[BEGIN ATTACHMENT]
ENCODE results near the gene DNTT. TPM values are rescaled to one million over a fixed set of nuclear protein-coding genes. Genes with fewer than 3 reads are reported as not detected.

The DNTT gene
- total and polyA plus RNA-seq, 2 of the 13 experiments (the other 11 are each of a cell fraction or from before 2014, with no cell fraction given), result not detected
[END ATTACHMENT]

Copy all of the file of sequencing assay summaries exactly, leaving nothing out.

ENCODE results near the gene DNTT. TPM values are rescaled to one million over a fixed set of nuclear protein-coding genes. Genes with fewer than 3 reads are reported as not detected.

The DNTT gene
- total and polyA plus RNA-seq, 2 of the 13 experiments (the other 11 are each of a cell fraction or from before 2014, with no cell fraction given), result not detected